Every spare moment you get roll one of the above under the instep of your sole. Apply as much weight as your pain tolerance can bare at about 8/10 threshold. Work it and work it. Stretch your calves as often as you can too. Start with the tennis ball and work your way down the list as things improve. Do it as often as you can and if you’re feeling motivated add in contrast baths of iced water (10mins) and warm water (5mins) 3 or 4 times an evening. Waring some good arch support insoles is a must. I always wear footreviver insoles because I have found them the best for plantar fasciitis as they support my feet in just the right way.
Stick with it and good luck.
Ps do nothing and it won’t just get better on its own!February 3, 2018 at 11:00 am #16256
Thanks for the tips guys, I will definitely try out the tennis ball trick for sure. I have seen spiky balls that you can buy would these help?
Do I need to buy new shoes if I am going to fit a new pair of insoles inside for my plantar fasciitis? What sort of shoes are best to buy? Are tight shoes, loose shoes or no shoes best for this condition?
Lastly, hearing all the stories about people having this condition for years has got me a bit concerned. Does having plantar fasciitis once make you more susceptible to getting it again.February 3, 2018 at 1:23 pm #16257
Had it for the last 18 months.
Tried various insoles in my boots and ended up with some from this site. They helped, also got some private physio and do things like stand on the lip of a stair on just the ball of my foot and lower my body down then lift up, also place my foot against the wall with my heel on the floor and my toes up the wall and sort of lean in to it.
It was agony for a year but its just a mild dull pain now.February 3, 2018 at 1:25 pm #16258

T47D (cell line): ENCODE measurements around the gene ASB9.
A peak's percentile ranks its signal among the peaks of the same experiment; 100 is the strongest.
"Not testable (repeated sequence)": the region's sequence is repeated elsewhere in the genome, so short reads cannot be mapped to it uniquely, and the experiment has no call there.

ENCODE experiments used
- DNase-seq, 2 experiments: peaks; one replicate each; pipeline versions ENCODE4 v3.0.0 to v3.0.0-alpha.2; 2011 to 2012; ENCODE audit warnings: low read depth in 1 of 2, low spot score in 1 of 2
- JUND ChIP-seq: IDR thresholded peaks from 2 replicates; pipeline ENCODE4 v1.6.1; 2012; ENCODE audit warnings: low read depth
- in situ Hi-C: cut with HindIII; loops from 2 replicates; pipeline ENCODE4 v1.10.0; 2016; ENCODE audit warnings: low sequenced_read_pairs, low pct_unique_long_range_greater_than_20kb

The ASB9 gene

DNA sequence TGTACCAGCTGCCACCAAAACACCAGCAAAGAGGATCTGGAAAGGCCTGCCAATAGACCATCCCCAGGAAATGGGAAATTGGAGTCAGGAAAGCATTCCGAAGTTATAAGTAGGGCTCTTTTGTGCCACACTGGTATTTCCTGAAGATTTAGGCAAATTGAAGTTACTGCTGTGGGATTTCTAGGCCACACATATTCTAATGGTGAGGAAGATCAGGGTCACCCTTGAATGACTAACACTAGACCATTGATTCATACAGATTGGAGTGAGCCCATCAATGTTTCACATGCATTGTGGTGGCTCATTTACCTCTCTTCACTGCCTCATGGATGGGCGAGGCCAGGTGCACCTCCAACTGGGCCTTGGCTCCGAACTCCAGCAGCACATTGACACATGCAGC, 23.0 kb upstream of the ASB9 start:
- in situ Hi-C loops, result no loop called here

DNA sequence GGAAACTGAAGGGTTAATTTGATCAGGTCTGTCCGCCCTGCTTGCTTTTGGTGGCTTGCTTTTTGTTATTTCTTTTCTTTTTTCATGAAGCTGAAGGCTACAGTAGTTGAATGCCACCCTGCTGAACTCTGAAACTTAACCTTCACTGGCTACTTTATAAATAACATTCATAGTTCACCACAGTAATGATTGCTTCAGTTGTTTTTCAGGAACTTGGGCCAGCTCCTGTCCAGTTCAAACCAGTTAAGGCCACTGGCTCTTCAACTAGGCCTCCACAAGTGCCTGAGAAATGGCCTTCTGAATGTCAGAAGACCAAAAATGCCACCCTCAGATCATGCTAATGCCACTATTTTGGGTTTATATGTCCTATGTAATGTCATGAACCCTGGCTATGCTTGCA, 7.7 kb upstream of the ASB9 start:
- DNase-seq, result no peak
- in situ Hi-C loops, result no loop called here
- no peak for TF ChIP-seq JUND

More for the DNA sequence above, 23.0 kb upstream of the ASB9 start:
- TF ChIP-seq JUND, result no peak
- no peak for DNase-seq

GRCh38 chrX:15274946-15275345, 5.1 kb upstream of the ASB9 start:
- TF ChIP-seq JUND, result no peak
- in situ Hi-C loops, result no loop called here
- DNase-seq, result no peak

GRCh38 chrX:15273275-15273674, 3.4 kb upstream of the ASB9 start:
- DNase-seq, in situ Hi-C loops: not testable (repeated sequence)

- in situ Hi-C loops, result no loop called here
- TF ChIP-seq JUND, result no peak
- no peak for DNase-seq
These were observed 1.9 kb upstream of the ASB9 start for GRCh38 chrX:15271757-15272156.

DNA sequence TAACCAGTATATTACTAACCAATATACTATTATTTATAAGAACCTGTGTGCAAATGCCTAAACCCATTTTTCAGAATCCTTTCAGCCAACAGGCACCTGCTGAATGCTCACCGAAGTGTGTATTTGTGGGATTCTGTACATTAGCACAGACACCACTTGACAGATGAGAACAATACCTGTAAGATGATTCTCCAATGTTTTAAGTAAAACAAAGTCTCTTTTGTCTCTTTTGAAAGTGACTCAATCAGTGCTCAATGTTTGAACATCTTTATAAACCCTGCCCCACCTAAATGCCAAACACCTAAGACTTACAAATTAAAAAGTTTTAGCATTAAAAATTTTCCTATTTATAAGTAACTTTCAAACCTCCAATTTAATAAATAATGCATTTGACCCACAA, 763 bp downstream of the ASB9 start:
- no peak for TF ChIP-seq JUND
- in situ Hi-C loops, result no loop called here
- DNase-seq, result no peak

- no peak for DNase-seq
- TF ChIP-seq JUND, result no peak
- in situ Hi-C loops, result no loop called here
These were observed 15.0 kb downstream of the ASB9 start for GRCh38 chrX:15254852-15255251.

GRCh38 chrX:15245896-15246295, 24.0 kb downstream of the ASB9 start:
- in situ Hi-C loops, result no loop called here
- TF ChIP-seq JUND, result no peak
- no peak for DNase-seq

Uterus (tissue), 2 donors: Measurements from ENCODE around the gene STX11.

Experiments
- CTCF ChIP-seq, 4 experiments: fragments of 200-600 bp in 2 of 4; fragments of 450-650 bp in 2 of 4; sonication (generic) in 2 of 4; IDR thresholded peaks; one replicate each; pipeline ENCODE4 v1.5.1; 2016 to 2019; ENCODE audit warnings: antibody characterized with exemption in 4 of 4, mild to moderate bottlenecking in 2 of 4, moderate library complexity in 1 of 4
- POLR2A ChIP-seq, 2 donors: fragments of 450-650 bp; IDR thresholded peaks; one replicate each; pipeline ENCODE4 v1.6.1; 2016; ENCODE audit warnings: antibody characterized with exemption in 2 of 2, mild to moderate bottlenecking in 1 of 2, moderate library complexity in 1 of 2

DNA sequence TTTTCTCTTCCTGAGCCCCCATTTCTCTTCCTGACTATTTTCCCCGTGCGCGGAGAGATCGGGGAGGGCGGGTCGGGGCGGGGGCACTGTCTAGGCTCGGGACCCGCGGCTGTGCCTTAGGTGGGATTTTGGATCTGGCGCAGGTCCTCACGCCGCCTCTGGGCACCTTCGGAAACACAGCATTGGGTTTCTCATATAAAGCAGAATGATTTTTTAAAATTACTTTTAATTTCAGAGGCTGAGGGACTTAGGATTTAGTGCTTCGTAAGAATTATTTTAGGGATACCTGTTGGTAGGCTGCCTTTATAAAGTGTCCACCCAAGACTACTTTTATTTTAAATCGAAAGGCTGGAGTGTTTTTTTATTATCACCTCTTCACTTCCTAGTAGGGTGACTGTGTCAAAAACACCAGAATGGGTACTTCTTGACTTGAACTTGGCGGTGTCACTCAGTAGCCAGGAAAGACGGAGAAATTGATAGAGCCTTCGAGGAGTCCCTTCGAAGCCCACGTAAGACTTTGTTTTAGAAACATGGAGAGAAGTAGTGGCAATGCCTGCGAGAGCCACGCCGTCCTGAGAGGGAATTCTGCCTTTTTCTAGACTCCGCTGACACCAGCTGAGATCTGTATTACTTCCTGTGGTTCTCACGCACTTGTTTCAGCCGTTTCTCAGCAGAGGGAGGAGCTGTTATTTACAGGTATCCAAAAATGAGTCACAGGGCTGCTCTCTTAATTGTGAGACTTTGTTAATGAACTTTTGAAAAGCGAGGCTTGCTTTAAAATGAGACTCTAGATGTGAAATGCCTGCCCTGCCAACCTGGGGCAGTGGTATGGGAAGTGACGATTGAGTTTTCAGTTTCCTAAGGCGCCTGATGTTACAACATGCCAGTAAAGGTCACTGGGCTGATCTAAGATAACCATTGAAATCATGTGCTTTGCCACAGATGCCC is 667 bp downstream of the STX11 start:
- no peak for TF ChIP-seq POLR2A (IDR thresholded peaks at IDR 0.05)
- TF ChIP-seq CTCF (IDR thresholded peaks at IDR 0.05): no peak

I have plantar fasciitis too. Tried most of the things mentioned! I’ve had it over a year now and it’s probably the best it’s been! Stretch it in a morning before getting out of bed, very important and I just have some heel lifts in my shoes now nothing else! I’ve stopped using insoles and tennis balls etc as didn’t seem to help!
Good luck….February 3, 2018 at 1:27 pm #16259
I don’t have and have never suffered PF. However I have been wearing prosthetics in my shoes and boots since 1993 for knee pain.
I originally had them hand crafted by an NHS podiatrist. Two years ago the knee pain started up again so I went back to a NHS podiatrist. Maybe because of cutbacks but this time all they did was stick a piece of plastic to the prosthetic. No discussion was made about their condition or if I needed new insoles made. I was most unimpressed.
However I did discover that the original podiatrist I saw in 1993 had now gone private so I went to him.
Long story shorter, new prosthetics hand made and no pain. Sadly this was not free.
It set me back £150 + consultation fees. Worth every penny though.
Just in case you could not get any help from NHS podiatrist.February 3, 2018 at 1:30 pm #16260
I bought some FootReviver insoles – expensive but as my GP told me (sadly I disbelieved him at first) they effected an immediate and huge improvement and the PF only returns now if I neglect wearing the insoles for a while. I do a lot of different outdoor activities and I wear them in ALL footwear for ALL shoed/booted activities, except rock climbing where I do without. Replace every couple of years, though I still have all my pairs and they have stood up to hard mountain days from the Lakes, the Alps, the Cuillin, including running down from the top of the Schilthorn to Murren in boots, running down the Sgurr Alastair Stone Chute, down the steep sides of Blencathra etc etc. Winter climbing, cycling etc.
Lots of people say Superfeet are the best brand for insoles. Superfeet did NOT work, only slightly alleviating the pain and I’m entirely pain free now, starting from a point where getting out of bed every morning was very painful and I was worrying about giving up walking and mountaineering as I got considerable pain after a few hours out.
Also, for the first time, it stopped me getting stubbed toes descending hills and helped my kneesFebruary 3, 2018 at 4:21 pm #16261
I’m an orthotist.